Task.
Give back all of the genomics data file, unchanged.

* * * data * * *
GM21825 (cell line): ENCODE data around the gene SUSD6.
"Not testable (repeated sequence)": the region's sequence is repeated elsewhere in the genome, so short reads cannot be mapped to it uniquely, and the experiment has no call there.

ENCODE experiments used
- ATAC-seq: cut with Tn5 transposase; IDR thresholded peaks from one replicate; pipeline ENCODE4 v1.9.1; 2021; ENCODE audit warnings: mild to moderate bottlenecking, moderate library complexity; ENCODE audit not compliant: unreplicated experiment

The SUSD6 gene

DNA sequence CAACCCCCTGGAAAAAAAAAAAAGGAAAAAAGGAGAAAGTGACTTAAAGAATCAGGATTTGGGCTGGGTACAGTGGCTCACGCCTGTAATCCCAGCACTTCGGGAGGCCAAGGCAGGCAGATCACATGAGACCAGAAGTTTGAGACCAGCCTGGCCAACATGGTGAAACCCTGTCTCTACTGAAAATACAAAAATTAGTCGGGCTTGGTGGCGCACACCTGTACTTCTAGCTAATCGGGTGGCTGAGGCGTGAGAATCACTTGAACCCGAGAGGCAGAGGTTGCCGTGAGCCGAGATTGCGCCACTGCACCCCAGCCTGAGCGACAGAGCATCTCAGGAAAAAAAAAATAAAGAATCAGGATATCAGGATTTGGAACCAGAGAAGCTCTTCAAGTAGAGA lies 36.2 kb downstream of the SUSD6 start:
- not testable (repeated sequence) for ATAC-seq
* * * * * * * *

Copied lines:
GM21825 (cell line): ENCODE data around the gene SUSD6.
"Not testable (repeated sequence)": the region's sequence is repeated elsewhere in the genome, so short reads cannot be mapped to it uniquely, and the experiment has no call there.

ENCODE experiments used
- ATAC-seq: cut with Tn5 transposase; IDR thresholded peaks from one replicate; pipeline ENCODE4 v1.9.1; 2021; ENCODE audit warnings: mild to moderate bottlenecking, moderate library complexity; ENCODE audit not compliant: unreplicated experiment

The SUSD6 gene

DNA sequence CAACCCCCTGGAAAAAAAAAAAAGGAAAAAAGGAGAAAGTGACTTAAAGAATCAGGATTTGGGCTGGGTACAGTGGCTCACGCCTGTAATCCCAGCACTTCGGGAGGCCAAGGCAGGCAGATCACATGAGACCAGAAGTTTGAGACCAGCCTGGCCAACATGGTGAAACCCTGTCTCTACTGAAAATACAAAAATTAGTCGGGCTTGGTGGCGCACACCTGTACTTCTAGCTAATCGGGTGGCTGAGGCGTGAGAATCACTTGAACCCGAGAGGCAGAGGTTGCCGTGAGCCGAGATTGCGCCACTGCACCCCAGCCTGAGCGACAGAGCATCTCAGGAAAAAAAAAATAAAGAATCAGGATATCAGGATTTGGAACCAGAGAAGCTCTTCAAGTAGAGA lies 36.2 kb downstream of the SUSD6 start:
- not testable (repeated sequence) for ATAC-seq